Sunday, February 11, 2018

RAMONA BLUE by Julie Murphy

Ramona Blue

Having read and enjoyed DUMPLIN' by Julie Murphy, I was excited to read RAMONA BLUE. It did not disappoint. The characters were well-developed and I became attached to them immediately. Ramona's story is no doubt the same as many teens out there which makes her current and relatable.

Facts about Ramona - 1) she is over six feet tall, 2) she lives with her father and sister - her mother left them years ago, 3) her sister is pregnant, and 4) she is pretty sure she's a lesbian, but events unfold that leave her questioning just where she fits in sexually.

Uber responsible, Ramona works hard to add money to the family's stretched budget. With her sister pregnant, Ramona knows she will have to pick up the slack for the baby daddy's lazy attitude. Ramona doesn't have aspirations beyond high school because she's pretty sure her life will just be continuing as has already been established.

The summertime love of her life, Grace, leaves to returns to her own family's home with promises to keep in touch, but Ramona knows that since Grace has not officially "come out" chances are slim that the relationship will survive the long distance. To block some of the pain of their separation, Ramona spends even more time than usual with Freddie. Their close friendship begins to show signs of more than just a platonic connection. Add that to the other confusing things in Ramona's life, and this teen reflects the angst of multiple teens, not just those who live in Eulogy, Mississippi.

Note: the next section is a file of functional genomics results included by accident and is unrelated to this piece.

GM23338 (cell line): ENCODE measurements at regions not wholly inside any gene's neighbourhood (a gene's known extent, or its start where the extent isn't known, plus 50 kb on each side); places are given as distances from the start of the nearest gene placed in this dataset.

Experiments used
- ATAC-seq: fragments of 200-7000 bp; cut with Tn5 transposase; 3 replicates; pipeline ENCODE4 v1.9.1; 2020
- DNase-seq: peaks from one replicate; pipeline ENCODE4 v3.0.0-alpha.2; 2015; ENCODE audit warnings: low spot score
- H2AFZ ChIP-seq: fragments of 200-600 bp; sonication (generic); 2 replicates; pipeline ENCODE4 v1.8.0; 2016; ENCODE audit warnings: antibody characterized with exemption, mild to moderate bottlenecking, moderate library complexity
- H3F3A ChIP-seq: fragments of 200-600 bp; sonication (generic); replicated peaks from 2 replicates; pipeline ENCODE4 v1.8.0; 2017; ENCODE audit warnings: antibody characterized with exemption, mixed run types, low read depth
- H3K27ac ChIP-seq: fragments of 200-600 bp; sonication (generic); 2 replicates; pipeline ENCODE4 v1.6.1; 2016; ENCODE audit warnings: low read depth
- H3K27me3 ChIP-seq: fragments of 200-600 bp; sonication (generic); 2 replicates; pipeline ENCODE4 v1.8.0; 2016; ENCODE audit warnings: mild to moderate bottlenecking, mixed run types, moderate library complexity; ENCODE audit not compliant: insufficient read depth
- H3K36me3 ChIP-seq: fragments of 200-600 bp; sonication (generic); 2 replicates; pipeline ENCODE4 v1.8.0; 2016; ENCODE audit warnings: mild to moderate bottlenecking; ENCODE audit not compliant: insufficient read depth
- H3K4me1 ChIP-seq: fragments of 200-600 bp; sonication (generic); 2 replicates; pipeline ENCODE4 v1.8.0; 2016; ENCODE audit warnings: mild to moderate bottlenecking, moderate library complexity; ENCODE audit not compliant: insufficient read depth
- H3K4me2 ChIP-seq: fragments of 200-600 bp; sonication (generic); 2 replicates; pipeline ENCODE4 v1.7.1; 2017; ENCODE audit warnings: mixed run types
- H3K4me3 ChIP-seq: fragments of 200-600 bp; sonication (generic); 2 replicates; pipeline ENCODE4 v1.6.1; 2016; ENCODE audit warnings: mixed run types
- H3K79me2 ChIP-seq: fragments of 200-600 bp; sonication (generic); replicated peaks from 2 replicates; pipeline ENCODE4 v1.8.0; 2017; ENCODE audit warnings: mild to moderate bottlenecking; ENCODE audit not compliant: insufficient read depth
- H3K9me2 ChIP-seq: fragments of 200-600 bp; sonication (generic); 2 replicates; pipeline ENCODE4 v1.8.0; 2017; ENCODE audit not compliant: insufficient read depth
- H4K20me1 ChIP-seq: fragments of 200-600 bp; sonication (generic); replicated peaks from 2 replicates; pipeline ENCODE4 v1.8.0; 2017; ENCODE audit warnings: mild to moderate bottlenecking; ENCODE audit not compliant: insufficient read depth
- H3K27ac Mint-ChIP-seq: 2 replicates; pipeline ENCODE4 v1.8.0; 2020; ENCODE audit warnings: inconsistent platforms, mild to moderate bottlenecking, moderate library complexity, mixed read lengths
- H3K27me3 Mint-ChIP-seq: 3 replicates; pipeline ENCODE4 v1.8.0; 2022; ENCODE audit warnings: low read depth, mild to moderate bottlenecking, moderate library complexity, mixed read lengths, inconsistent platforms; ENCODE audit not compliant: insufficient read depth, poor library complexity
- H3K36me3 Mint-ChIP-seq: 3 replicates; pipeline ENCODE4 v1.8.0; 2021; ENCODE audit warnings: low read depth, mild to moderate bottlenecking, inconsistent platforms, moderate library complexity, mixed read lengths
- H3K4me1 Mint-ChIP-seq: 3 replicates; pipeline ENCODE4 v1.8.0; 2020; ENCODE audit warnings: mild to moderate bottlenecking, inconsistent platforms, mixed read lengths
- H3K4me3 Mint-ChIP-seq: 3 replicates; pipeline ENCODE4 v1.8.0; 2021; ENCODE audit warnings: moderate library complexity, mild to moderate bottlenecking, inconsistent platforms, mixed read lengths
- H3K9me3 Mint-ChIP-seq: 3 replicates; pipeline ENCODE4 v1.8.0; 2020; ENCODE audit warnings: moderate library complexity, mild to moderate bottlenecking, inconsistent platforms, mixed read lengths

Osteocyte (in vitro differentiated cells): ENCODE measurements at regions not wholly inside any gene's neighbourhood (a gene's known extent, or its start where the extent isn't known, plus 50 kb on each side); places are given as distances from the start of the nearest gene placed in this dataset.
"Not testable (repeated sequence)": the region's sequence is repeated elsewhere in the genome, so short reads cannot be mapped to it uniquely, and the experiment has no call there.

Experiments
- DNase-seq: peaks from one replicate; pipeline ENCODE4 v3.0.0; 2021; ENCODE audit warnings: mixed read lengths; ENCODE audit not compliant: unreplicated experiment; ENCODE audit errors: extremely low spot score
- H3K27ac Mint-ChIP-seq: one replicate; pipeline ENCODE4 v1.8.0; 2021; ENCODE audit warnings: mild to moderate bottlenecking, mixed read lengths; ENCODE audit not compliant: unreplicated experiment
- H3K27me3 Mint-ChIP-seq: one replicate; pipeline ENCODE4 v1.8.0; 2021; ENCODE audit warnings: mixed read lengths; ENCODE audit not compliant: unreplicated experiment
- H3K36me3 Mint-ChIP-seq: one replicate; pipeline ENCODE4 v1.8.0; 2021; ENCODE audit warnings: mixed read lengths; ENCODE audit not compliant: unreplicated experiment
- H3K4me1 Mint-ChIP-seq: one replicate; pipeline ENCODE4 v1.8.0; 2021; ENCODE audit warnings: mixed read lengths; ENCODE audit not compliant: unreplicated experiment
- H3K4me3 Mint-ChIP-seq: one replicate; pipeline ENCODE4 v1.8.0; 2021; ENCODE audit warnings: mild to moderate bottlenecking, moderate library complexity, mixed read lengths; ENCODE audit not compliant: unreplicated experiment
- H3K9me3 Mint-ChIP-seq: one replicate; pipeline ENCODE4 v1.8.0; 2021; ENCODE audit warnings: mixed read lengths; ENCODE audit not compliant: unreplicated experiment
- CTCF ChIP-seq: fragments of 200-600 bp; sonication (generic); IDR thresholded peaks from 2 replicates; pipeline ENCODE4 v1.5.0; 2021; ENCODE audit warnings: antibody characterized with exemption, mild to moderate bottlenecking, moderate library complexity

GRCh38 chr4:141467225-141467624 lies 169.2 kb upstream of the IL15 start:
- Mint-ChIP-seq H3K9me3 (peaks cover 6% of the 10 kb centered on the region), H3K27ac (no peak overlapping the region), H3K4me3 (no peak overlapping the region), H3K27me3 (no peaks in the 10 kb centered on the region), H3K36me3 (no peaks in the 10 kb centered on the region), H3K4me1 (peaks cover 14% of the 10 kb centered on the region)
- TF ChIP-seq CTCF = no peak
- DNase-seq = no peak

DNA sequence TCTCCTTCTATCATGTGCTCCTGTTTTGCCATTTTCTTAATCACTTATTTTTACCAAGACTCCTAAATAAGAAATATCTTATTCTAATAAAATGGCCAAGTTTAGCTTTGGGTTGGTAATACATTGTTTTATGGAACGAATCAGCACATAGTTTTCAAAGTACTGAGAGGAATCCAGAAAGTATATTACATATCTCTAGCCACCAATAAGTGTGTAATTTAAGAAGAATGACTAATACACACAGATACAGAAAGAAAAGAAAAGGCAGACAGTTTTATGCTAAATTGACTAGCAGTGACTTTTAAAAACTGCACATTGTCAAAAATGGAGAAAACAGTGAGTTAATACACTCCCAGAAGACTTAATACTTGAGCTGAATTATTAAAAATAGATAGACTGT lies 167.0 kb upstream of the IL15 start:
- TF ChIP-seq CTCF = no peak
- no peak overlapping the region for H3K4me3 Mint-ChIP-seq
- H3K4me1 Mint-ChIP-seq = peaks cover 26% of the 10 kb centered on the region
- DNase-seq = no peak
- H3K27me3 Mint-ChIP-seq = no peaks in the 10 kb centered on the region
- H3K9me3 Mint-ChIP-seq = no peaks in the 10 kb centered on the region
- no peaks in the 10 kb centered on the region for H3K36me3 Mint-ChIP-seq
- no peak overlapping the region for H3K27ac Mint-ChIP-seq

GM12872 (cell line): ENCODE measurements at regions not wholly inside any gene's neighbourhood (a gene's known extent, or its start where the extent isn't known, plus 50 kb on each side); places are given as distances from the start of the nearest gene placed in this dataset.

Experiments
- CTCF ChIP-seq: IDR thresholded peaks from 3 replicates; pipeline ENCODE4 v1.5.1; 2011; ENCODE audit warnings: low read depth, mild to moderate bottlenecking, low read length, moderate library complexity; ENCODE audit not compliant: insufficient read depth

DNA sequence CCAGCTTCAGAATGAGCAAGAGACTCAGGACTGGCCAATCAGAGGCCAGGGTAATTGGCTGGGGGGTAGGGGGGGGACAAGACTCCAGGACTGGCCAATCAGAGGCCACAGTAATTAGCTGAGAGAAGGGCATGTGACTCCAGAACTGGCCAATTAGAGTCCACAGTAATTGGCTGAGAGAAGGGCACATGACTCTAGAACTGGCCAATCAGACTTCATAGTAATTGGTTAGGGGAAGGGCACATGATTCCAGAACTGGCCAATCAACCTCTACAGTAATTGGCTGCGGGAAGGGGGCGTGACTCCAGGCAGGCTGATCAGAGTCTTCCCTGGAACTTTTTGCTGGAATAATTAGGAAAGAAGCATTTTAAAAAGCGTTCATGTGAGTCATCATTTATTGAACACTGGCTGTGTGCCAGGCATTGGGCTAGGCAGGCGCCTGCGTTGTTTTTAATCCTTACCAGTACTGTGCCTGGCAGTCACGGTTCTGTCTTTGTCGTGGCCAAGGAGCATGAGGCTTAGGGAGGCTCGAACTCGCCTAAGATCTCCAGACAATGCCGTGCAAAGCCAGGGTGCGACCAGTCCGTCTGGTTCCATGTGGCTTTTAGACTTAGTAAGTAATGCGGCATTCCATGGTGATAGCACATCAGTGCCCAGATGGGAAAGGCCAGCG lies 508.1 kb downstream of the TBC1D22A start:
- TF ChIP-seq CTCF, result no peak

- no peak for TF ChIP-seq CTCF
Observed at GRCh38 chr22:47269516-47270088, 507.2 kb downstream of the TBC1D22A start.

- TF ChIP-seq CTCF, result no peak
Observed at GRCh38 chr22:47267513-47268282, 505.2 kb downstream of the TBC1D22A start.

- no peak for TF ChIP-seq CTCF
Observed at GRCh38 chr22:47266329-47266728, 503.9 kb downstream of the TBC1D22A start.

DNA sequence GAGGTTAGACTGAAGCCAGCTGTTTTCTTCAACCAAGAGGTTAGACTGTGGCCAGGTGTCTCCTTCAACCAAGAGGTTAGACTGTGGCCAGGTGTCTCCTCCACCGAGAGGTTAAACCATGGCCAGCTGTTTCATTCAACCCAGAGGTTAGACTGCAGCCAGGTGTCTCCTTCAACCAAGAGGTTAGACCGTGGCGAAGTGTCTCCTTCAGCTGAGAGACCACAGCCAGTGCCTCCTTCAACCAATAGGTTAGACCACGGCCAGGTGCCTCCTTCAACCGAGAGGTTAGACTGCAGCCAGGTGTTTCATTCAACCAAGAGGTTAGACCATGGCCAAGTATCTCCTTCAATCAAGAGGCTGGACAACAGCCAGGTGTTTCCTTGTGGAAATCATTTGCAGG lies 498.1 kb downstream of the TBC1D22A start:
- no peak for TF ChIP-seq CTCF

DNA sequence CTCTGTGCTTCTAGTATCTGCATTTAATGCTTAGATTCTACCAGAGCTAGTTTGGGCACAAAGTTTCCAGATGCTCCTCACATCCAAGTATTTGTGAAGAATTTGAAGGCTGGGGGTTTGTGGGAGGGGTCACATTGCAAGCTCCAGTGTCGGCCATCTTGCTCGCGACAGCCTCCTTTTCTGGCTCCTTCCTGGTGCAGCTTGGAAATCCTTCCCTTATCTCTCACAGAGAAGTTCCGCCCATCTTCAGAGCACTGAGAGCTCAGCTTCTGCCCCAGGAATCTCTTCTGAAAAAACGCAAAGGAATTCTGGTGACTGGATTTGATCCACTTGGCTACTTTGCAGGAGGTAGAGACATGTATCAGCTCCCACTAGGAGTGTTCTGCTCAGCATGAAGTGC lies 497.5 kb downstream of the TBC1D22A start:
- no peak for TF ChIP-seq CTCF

With references to Hurricane Katrina, New Orleans tourist attractions, and small town living in Mississippi, RAMONA BLUE has a little something for everyone. The action isn't of the roller coaster variety, but more like typical day to day drama that touches all our lives at one time or another.

Wednesday, January 17, 2018

ONE OF THE BOYS byDaniel Magariel

Title: One of the Boys, Author: Daniel Magariel

After a nasty divorce, a father gains custody of his two sons. They move from Kansas to Albuquerque to start fresh. For the twelve year old and his older brother life should be improving, but nothing could be further from the truth.

The boys start at their new school. They attend classes, play sports, and do their homework. All these things should please their father, but he has problems of his own. Weeks go by with the boys taking care of themselves while the father locks himself in his room taking care of "business."

When he does emerge, he is violent and abusive. He demands that one of the boys stay home with him to help him keep his books in order. The older boy tries desperately to hold onto his job at a local store so they have enough money to keep the power on and keep food on the table. Any money the father has goes to drugs and alcohol.